Caprine arthritis encephalitis
Caprine arthritis and encephalitis (CAE) is a viral disease of goats characterised by arthritis mainly in the carpel joints in mature goats (big knee), and by encephalitis in goat kids. Infected goats can also suffer from pneumonia, mastitis and chronic wasting. The infection is lifelong, untreatable and significantly affects productivity.
A retrovirus belonging to the subfamily Lentvirus.
- Caprine retrovirus
- Big knee in goats
Present in Queensland, mainly in dairy goats in eastern parts of the state. It has also been reported in the United States, Canada, Europe and New Zealand.
Most goats are infected when young through colostrum or milk from infected does. They generally develop the disease months or years after being infected. They remain infected for life.
The signs of disease vary according to the age of the animal. Effects can last several months.
Symptoms in young kids may include:
- encephalitis in young kids 2-4 months old
- a short, stilted gait occurring suddenly, and progressing to arthritis and paralysis
- hyperaesthesia developing, with convulsions and death.
Affected kids often retain their alertness and appetite during the early stages of the disease.
Symptoms in mature goats include:
- weight loss
- changes to coat (becoming more rough)
- enlarged and painful joints, leading to lameness, incoordination and progressive paresis and paralysis
- arthritis, generally in mature goats around 1-2 years old (but can occur as early as 4 months).
Some mature goats may also suffer from encephalitis.
Economic impacts may include:
- high cull rates
- reproductive losses
- milk production losses
- animal deaths
- loss of trade.
How it is spread
Most goats are infected when young through infected colostrum or milk from infected does. Once infected, the animal remains infected for life. Horizontal infection in a herd is possible through infected items at feeding and watering points etc.
Breeding and in utero transmission to fetuses are not considered risks because the virus does not cross the placenta and infected does give birth to normal kids. The birthing process can be a risk factor for infection if vaginal tears expose kids to blood.
People with contaminated hands, clothing and footwear can spread the infection into a herd.
Infection can happen at all stages of life, but kids are most at risk. The disease is generally slow to develop and infected animals could take months or years to show clinical signs.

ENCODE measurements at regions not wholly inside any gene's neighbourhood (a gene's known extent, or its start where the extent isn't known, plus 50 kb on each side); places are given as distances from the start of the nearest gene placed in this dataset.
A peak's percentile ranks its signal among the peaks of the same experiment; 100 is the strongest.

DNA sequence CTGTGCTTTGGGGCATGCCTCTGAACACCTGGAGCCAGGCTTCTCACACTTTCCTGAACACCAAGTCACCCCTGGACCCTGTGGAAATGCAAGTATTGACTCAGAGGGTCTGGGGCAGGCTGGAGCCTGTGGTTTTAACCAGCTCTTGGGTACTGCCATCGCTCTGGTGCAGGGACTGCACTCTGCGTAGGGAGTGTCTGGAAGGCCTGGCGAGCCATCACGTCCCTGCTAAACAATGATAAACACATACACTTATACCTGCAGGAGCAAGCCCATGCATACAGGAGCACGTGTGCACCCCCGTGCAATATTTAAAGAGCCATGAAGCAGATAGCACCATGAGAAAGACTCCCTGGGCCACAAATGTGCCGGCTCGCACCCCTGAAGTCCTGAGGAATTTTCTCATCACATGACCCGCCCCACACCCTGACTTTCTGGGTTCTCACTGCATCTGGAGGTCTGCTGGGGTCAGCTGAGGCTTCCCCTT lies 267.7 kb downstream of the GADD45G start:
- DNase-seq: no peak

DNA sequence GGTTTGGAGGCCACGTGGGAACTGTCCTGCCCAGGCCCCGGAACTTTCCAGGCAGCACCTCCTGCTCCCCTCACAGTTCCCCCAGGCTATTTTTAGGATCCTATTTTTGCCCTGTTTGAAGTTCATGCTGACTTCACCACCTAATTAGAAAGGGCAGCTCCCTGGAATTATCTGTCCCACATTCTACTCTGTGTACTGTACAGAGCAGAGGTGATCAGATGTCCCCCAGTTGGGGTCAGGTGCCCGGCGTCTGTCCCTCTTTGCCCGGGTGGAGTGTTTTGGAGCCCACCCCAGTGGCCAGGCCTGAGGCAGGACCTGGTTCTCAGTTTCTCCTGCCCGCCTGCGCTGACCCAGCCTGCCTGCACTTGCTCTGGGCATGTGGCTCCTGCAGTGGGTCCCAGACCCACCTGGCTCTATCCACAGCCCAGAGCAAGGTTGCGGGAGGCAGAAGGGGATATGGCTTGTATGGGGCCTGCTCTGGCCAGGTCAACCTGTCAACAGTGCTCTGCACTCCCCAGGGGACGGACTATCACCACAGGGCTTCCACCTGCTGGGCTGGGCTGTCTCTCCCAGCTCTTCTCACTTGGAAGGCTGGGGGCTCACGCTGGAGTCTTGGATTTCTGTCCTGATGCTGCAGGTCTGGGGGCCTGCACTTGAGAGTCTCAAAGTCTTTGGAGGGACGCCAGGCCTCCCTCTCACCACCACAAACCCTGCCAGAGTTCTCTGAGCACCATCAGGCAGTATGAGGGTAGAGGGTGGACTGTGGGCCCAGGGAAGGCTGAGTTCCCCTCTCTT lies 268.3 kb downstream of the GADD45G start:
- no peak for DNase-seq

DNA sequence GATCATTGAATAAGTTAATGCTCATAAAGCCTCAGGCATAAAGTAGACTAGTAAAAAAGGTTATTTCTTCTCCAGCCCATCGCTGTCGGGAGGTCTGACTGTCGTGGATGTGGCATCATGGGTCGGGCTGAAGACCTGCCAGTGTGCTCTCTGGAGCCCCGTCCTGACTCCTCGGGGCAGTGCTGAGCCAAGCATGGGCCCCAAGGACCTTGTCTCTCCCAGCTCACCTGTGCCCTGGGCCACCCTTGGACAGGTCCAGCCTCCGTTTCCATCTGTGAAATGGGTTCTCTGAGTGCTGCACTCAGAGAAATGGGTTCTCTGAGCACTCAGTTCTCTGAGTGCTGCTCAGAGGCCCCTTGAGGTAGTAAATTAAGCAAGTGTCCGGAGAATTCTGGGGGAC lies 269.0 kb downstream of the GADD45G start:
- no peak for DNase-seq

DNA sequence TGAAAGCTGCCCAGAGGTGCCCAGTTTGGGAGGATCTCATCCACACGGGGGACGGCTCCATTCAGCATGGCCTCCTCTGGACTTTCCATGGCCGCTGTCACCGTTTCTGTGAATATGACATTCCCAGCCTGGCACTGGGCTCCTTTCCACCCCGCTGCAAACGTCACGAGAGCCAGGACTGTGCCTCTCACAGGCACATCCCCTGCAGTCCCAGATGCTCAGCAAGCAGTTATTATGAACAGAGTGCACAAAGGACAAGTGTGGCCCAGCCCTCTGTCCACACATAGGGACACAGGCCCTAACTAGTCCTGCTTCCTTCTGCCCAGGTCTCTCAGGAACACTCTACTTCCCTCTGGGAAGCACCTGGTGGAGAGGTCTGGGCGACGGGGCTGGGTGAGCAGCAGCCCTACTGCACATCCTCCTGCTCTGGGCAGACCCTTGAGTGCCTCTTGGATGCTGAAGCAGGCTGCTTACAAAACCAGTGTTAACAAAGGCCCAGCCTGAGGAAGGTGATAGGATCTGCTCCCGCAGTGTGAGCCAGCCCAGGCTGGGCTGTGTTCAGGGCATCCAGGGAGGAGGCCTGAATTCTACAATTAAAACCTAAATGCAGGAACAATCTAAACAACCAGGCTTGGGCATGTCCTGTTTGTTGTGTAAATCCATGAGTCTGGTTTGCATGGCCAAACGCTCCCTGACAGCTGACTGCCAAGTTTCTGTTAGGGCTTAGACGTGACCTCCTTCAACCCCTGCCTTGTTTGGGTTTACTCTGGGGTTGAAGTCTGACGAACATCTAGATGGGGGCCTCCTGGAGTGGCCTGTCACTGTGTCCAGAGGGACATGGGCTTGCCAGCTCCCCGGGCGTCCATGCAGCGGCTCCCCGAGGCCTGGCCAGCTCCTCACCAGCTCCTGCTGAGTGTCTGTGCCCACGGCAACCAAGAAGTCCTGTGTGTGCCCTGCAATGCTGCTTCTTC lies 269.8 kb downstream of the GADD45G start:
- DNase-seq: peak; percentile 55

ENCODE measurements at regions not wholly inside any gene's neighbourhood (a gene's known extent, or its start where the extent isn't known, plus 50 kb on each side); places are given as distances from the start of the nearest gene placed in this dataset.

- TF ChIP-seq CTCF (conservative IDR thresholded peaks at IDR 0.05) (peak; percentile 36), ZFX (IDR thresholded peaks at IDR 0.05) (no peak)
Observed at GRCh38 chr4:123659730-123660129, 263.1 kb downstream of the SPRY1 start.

Infection can happen at all stages of life, but kids are most at risk.
Monitoring and action
Blood (serum) samples are required to diagnose CRV by an ELISA test or AGID test.
Only introduce goats from CAE-free herds, or have their blood tested before joining them to herd.
Remove all infected goats from the herd.
Remove kids from infected does at birth and keep them in isolation. Only feed them bovine colostrum and milk, milk substitutes, or milk from known CAE-free does. Kids affected by the disease should be humanely destroyed.
There is no successful treatment for infected animals.
Biosecurity Queensland administers a voluntary CAE accreditation scheme.
The owner of a flock, with their veterinarian, is responsible for meeting the conditions of the scheme. Owners must meet all veterinary and laboratory costs and pay a fee to Biosecurity Queensland.
CAE scheme requirements include:
- flock management and biosecurity
- 2 negative blood tests of all goats over 6 months of age for initial accreditation (1 negative test if goats are purchased from an accredited herd)
- annual or biennial re-accreditation (depending on the time of initial accreditation).
If the flock becomes infected, it will no longer be accredited until all reactor animals are removed from the herd and the flock is tested back to accreditation standards.
For more information, call the Customer Service Centre on 13 25 23.
- Last reviewed: 1 Jul 2016
- Last updated: 1 Jul 2016